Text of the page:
One useful way could be to ask communities to tell us their “ secret story ”, appreciating what they have to say about themselves. Well... maybe it is not so simple .
We should know the way citizens picture themselves and their relationship with Institutions; how they perceive Institutions ; i f they feel themselves protected and safe or in peril and if so, who or what is the threat; how they think about their future, if they are doing plans for their children or if they "prefer" to live hand-to-mouth. And what they perceive to be “interesting”, what worth a try to participate, what is their “history of participation” -in terms of record of answers obtained from the top.
Is it possible to constrains eParticipation projects to fit with the people and put their “tacit knowledge” at work? Should we ask people to collaborate with us in the making of eParticipation projects?
We should ask them to partecipate in the co-creation of tools tailored to meet specific needs and requests . First of all, so that they do not feel themselves inadequate to use the instrument of participation that has been created for them , sometimes by cloning one or the other best-practices: global best practices usually need to be locally reinvented . (David Ellerman “Helping people help themselves” 2006:140) . The implicit standardization by “e- tools” here is not a surplus value .
Since “ there are more things in heaven and earth, than are dreamt of in our eParticipation philosophy ”... how to 'get the whole system in the room'? We need something as 'Large Group Interventions' or Collaborative Inquiries.
From my personal point of view, the one which shows most features for our purposes is the Appreciative Inquiry (AI) . Basically AI is the strategic composition of elements collected on the ground through an appreciative style i.e. a new positive frame in which communities can recognise themselves as owners of a genuine capital of strengths, capabilities and skills that could and should be exploited and turned into energy for change and create (Elliott, Ch. “Locating the Energy for Change: An Introduction to Appreciative Inquiry” 1999). Briefly, Appreciative Inquiry can be applied on communities through the four following steps:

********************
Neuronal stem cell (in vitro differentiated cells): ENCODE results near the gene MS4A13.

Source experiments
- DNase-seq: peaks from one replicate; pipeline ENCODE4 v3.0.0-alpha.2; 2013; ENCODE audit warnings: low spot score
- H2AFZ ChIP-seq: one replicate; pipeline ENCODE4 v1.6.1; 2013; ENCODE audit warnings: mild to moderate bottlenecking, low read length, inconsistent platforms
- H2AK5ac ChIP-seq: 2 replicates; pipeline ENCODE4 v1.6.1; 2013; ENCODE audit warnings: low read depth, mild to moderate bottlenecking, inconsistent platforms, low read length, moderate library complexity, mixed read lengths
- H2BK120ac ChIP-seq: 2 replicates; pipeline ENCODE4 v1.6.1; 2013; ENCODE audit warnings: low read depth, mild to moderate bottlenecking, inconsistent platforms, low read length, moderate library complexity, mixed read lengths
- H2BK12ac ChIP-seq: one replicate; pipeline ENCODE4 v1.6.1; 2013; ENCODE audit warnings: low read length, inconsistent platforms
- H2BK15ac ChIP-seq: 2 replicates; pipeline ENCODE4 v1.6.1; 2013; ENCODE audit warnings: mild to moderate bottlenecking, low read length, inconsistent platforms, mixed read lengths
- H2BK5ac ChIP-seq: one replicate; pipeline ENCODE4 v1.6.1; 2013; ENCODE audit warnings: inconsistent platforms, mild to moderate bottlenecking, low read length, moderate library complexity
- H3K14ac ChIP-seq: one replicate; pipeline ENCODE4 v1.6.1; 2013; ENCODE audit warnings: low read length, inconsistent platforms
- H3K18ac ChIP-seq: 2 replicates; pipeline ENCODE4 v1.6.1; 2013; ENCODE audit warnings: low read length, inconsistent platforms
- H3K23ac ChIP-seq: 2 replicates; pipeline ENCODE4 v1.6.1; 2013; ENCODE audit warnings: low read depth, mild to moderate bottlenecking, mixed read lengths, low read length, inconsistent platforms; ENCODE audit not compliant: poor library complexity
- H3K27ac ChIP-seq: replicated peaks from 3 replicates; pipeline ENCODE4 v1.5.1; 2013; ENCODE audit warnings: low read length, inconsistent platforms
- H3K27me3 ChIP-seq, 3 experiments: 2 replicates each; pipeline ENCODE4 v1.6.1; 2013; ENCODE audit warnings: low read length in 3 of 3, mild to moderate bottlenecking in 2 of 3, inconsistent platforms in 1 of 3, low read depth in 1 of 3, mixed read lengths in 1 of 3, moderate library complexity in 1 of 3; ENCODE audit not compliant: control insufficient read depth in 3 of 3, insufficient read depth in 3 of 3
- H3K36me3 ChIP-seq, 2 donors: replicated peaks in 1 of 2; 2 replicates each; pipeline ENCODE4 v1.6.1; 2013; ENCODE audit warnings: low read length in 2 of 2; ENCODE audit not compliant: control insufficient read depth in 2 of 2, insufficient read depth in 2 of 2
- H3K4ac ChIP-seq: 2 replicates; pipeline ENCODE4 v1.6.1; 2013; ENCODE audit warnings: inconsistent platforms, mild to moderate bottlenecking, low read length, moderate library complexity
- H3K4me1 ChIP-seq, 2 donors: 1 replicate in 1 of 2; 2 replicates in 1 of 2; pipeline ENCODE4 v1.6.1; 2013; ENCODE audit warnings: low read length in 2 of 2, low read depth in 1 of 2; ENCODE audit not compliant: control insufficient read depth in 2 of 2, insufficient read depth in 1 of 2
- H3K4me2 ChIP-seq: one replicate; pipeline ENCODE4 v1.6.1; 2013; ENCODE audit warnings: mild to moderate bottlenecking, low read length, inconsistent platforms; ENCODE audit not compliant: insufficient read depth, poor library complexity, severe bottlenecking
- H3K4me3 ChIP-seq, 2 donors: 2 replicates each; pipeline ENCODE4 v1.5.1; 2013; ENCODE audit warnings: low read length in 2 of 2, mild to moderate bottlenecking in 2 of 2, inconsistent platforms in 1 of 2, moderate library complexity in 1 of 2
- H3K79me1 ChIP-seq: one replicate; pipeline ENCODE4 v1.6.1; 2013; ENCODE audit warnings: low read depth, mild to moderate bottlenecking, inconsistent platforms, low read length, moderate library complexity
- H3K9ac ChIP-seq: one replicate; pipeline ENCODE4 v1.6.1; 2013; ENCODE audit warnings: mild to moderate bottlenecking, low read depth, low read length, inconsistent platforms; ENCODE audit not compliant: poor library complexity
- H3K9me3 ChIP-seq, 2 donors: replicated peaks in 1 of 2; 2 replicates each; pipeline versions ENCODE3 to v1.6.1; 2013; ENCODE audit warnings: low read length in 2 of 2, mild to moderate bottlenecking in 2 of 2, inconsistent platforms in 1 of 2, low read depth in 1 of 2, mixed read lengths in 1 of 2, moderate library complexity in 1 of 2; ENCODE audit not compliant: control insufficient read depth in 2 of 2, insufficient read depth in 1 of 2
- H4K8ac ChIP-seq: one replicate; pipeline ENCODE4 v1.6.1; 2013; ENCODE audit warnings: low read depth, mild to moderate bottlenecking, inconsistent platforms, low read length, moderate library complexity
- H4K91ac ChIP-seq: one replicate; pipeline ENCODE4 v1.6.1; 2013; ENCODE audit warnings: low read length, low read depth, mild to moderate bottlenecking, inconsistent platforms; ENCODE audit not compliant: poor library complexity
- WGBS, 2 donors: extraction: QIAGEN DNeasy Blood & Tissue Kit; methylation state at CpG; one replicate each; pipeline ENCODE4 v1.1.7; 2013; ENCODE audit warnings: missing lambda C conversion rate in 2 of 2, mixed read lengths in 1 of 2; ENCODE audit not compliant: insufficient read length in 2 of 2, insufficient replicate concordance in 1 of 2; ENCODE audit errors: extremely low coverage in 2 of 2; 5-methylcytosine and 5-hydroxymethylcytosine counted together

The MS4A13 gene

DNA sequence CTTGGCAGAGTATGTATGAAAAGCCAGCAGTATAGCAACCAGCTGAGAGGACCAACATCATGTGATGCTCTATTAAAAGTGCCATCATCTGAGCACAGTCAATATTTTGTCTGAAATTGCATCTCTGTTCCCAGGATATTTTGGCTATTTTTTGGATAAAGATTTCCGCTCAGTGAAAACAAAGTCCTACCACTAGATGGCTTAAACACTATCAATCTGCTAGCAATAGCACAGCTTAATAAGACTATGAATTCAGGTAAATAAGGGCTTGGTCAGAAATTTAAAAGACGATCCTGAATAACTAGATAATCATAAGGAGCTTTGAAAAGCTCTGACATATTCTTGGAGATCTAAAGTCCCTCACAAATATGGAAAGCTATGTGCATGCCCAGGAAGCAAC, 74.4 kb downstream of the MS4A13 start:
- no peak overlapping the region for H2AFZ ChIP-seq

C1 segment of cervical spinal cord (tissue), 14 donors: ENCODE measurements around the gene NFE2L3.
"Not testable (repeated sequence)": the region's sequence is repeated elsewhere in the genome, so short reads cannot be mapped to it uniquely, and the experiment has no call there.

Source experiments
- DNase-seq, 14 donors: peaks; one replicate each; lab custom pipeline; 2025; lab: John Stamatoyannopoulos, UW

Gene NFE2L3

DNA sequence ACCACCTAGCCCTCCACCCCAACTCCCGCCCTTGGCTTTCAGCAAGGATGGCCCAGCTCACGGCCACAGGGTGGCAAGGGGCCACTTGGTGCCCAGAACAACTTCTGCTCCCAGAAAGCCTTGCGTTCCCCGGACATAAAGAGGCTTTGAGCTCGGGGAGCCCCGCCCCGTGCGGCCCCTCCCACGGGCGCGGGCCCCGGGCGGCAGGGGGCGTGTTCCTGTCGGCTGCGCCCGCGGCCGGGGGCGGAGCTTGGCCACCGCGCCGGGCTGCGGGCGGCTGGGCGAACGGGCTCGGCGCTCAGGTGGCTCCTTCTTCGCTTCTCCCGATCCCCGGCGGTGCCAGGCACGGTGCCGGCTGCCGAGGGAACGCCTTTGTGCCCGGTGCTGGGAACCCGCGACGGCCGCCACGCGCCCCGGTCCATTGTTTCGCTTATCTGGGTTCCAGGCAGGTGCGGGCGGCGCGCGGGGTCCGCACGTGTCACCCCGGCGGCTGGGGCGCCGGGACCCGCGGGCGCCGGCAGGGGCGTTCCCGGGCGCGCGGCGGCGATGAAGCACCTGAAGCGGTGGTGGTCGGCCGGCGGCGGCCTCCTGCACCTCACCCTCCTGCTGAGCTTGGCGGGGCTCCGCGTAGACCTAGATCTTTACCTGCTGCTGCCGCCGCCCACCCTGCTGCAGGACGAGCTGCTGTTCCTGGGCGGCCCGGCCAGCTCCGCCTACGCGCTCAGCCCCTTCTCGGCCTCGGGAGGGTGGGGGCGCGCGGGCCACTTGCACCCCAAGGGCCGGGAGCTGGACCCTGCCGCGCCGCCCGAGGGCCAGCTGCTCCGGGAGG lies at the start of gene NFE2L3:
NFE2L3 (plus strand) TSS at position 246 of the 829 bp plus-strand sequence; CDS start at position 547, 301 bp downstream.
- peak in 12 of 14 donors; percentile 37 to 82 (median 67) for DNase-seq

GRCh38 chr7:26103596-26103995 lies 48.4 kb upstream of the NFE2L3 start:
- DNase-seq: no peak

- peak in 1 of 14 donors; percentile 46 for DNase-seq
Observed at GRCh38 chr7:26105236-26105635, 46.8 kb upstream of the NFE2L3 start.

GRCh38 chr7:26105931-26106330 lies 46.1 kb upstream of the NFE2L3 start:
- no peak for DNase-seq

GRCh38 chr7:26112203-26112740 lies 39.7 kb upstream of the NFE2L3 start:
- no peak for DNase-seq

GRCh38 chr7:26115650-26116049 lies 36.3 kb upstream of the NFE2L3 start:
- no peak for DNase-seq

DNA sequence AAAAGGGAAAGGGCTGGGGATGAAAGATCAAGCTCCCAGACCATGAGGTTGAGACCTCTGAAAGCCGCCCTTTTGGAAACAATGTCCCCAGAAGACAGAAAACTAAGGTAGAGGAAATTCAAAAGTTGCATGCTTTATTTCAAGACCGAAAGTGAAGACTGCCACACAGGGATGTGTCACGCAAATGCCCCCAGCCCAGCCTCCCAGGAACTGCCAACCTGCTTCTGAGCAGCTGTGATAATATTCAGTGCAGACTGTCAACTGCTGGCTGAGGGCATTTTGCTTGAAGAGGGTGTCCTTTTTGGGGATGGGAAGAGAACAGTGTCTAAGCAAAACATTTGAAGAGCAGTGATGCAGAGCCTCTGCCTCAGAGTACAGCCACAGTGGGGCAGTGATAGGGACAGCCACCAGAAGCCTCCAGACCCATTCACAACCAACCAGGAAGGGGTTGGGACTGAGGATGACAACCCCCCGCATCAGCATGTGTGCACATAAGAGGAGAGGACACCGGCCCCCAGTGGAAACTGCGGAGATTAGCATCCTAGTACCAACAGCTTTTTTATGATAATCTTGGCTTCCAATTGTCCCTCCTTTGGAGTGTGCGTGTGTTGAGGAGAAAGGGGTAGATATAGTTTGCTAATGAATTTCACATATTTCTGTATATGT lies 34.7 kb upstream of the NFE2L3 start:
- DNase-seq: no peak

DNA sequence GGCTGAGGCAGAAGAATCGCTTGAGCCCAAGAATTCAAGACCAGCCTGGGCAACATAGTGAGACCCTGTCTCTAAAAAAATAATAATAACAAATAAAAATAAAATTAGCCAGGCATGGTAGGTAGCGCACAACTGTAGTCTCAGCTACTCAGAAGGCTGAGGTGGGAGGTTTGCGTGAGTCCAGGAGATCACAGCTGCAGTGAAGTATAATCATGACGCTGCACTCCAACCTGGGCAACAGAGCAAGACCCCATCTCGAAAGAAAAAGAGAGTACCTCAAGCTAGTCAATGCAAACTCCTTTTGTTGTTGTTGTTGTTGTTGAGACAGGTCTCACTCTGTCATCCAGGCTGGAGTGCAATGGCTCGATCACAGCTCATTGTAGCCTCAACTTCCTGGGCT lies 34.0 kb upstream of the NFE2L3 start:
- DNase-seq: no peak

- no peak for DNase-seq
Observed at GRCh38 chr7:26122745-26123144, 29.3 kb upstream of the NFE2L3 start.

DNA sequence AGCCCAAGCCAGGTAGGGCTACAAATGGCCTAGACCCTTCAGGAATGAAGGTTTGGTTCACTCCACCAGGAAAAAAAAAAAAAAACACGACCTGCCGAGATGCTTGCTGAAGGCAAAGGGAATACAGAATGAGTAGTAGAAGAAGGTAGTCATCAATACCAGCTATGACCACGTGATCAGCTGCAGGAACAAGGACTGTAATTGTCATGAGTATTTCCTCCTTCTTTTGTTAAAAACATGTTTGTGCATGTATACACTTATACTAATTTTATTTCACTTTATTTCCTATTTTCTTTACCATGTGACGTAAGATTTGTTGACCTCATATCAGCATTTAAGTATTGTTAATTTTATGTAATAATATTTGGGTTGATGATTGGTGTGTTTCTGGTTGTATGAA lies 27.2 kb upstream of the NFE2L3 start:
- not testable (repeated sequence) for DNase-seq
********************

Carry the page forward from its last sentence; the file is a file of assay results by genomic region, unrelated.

# Discover. Communities must recognize their footprints while collecting stories. People interact through focus-groups via structured interviews in order to recall the times when the community was at its best and how “best” is now considered within the community. Reality is a construction as well as memories; AI in this phase plays the role to teaches how to discover the most appropriate positive frame in which the community shows its best profile. AI is both inquiry and change because people start to think and talk about themselves in terms of capabilities instead of inabilities.
# Dream. Once picked up past success, are the conditions to achieve great outcomes from the inside still there? Which were the conditions of social relations during peak moments? In adherence to assumptions of brain-storming sessions, people arranged in groups and involved in this phase are primarily stimulated to give their contribute no matter of how much relevant it seems to be at first glance. “Good visions” are shared among community members, because they come from the same positive frame. Once collected, such visions are presented to the other groups in order to work on them further but in different ways.
# Design. This phase acts as a “filter” of collected visions: here they are “named”. The Design phase persuades to choose among different available options, “what should be” from the within of community. It is a conscious re-creation or transformation, through which structures, strategies, processes and images match with the positive community’s past (Discovery) and its highest potential (Dream).
# Deliver . Which practicalities are needed to support these visions? Which kind of knowledge, expertises in previous identified fields, experiences and skills? Which long or short term strategies? The community in this phase tend to test -and often to discover and appreciate- the availability of institutional linkages. It starts to self-evaluate the resources needed to achieve what were materialized on Design phase. Learning how to deliver a dream is a test for community itself: it shows the availability and nature of hidden potentials which require further attentions.
Motivations in favour of Appreciative Inquiry are substantive : it is an action-research (Kurt Lewin, “Action Research and Minority Problems”, Paper, 1946) and collaborative research able to put us in touch with the community tacit knowledge . As “The world, as we perceive it, is our own invention” (Heinz Von Foerster “The Construction of a Reality” 1984) through AI people are facilitated to learn how to talk about themselves and, in a double loop, every single person is motivated to recognise his/her co-production role of community “symbolic capital”. AI is social inclusion, participation, a step forward toward active citizenship, wich creates expectations and let people free to draw their future.